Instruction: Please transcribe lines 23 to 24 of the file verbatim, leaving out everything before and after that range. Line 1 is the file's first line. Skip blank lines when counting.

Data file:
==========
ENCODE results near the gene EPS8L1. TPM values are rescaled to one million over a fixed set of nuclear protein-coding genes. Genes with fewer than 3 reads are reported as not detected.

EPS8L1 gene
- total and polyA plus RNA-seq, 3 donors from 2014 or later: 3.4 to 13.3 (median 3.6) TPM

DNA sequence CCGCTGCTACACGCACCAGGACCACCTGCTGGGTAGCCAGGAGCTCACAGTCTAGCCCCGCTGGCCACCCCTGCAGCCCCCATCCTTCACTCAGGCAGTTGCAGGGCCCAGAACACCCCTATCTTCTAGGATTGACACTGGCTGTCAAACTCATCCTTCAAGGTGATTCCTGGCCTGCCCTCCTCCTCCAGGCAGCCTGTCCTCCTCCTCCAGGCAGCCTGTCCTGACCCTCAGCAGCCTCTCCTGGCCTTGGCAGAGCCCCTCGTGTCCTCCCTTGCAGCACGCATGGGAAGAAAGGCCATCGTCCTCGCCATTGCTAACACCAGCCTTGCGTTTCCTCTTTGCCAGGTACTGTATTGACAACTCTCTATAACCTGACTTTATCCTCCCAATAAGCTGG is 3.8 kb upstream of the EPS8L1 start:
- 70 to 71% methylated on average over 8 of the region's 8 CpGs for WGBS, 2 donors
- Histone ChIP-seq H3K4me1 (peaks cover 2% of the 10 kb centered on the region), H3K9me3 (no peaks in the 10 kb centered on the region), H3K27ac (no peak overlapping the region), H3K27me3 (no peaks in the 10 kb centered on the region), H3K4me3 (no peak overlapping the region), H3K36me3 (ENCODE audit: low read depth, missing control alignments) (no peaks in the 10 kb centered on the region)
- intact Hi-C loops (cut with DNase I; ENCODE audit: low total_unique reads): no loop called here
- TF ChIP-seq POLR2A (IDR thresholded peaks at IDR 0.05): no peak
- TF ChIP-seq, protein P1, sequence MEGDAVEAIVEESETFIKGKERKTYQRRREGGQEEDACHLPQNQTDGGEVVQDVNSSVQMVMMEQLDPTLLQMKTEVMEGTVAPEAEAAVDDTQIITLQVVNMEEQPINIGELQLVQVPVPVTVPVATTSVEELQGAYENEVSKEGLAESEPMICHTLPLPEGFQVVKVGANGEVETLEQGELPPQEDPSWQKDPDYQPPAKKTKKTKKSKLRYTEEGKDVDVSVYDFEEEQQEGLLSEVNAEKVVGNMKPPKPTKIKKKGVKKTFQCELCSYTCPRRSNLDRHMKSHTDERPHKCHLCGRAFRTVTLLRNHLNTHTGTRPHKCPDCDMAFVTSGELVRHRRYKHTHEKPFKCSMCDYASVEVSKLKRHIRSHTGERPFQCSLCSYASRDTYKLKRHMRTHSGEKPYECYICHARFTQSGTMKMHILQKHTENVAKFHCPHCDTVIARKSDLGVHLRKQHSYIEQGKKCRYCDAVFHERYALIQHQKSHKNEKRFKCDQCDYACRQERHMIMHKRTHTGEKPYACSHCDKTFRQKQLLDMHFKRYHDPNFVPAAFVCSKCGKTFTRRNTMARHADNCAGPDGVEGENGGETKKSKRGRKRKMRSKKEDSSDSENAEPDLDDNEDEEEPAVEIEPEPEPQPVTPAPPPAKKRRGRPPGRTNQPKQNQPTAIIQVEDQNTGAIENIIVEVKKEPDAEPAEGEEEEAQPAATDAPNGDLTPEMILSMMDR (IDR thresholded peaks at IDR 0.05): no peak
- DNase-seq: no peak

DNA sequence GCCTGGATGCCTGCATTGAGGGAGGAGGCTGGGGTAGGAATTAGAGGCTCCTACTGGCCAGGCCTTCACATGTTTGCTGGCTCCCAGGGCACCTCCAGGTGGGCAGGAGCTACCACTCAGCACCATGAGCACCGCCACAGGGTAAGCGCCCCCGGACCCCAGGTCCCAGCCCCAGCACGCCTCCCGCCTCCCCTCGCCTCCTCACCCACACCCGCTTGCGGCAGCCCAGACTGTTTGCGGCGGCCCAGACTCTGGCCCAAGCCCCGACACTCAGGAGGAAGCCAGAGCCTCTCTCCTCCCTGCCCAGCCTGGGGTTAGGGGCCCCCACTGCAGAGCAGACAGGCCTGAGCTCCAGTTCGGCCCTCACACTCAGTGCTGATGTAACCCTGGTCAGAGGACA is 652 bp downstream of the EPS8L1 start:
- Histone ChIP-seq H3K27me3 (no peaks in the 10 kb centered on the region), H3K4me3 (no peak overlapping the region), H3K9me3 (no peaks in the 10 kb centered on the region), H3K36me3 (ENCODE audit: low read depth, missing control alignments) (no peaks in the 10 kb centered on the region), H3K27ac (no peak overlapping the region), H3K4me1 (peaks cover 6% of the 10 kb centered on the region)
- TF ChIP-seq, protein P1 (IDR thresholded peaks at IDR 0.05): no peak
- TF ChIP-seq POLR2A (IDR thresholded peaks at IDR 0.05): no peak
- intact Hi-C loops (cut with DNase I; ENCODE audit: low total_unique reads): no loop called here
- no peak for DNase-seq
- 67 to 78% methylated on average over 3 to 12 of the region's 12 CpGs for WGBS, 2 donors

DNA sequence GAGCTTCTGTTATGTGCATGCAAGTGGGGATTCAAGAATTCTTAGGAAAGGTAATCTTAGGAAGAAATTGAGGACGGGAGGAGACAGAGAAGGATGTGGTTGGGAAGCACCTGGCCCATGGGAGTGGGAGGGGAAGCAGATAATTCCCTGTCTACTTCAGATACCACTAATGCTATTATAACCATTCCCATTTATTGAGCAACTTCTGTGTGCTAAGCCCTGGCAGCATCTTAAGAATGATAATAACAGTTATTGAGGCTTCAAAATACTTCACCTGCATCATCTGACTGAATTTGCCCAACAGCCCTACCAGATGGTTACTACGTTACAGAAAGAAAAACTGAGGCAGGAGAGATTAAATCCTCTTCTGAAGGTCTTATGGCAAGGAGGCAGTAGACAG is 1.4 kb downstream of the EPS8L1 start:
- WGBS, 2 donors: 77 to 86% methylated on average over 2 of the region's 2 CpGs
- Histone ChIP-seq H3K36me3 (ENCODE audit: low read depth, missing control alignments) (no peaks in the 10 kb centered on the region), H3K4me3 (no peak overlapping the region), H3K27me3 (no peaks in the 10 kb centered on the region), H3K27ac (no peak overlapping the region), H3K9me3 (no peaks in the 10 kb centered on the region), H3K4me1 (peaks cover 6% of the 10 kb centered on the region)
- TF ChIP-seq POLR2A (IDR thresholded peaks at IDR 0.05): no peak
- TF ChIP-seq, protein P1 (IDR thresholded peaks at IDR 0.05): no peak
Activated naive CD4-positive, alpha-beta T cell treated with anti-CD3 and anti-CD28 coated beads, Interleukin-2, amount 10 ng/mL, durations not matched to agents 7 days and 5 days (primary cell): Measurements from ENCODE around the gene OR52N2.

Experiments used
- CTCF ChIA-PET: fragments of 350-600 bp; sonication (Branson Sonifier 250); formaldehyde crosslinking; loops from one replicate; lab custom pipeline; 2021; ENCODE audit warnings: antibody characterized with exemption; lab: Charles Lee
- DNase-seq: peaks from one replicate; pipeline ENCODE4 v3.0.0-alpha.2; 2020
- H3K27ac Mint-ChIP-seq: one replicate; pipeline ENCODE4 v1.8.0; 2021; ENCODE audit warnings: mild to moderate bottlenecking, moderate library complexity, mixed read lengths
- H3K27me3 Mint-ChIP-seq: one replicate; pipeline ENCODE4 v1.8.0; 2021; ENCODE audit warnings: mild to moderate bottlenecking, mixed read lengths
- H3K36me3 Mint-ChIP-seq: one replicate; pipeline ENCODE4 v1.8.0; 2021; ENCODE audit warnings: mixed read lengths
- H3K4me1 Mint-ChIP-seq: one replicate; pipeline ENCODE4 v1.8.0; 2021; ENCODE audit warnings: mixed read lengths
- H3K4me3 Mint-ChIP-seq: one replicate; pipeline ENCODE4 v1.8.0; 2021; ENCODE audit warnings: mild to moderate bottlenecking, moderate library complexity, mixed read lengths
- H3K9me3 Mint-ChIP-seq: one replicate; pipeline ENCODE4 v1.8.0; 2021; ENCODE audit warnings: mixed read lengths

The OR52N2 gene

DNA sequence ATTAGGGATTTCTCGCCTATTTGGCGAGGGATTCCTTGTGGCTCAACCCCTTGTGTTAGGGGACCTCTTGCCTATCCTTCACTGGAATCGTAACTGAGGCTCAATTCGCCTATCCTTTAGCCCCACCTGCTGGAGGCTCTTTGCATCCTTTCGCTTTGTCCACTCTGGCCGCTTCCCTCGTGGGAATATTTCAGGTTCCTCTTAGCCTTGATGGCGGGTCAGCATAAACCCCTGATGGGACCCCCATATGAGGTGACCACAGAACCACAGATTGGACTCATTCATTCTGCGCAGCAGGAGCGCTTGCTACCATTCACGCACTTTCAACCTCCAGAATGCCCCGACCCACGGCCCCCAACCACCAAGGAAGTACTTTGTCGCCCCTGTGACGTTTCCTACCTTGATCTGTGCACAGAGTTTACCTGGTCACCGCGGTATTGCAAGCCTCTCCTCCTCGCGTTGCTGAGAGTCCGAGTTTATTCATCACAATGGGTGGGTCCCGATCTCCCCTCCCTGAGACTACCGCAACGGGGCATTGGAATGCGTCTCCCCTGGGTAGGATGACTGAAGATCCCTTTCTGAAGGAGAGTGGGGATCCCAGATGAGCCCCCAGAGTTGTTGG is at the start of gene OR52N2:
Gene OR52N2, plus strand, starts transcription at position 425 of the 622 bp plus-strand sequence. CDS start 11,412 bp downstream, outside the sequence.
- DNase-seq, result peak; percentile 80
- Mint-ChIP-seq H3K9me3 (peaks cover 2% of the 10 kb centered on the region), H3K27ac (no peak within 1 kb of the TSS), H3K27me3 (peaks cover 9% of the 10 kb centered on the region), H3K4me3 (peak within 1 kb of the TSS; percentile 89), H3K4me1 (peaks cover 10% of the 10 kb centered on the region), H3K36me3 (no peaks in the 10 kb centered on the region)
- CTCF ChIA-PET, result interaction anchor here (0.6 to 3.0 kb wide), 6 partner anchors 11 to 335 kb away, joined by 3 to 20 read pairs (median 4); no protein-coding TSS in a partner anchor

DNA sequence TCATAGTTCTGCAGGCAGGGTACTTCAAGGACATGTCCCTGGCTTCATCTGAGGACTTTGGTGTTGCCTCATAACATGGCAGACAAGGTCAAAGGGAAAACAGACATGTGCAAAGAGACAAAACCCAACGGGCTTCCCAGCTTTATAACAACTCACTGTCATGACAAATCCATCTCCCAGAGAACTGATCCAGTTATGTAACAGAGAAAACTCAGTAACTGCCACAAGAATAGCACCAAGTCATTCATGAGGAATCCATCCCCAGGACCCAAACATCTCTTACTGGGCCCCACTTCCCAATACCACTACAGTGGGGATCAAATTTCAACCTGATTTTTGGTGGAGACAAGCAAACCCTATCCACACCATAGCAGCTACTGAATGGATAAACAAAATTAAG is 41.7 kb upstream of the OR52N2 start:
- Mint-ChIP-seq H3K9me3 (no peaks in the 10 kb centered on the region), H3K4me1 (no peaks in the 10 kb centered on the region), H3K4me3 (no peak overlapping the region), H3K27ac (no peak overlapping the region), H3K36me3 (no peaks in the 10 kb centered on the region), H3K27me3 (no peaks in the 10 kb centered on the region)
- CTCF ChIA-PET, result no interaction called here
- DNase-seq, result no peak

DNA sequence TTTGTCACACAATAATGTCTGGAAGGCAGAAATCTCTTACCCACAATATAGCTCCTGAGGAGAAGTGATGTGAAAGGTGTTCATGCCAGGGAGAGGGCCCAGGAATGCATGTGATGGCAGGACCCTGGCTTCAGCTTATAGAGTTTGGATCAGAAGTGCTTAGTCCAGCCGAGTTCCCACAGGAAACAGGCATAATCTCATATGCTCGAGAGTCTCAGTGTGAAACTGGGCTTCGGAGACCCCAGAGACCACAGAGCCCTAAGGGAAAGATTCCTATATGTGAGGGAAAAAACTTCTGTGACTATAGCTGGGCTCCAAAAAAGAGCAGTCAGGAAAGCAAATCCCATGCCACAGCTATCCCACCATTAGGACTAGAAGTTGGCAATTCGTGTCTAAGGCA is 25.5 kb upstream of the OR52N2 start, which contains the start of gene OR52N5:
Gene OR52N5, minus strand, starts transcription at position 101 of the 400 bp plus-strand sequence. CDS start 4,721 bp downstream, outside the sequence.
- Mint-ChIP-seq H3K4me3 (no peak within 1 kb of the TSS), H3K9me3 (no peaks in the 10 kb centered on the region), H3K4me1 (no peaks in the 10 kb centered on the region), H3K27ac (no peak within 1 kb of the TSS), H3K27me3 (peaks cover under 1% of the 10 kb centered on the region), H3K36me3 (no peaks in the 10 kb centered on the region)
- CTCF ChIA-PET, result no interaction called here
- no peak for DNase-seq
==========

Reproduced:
Activated naive CD4-positive, alpha-beta T cell treated with anti-CD3 and anti-CD28 coated beads, Interleukin-2, amount 10 ng/mL, durations not matched to agents 7 days and 5 days (primary cell): Measurements from ENCODE around the gene OR52N2.

Experiments used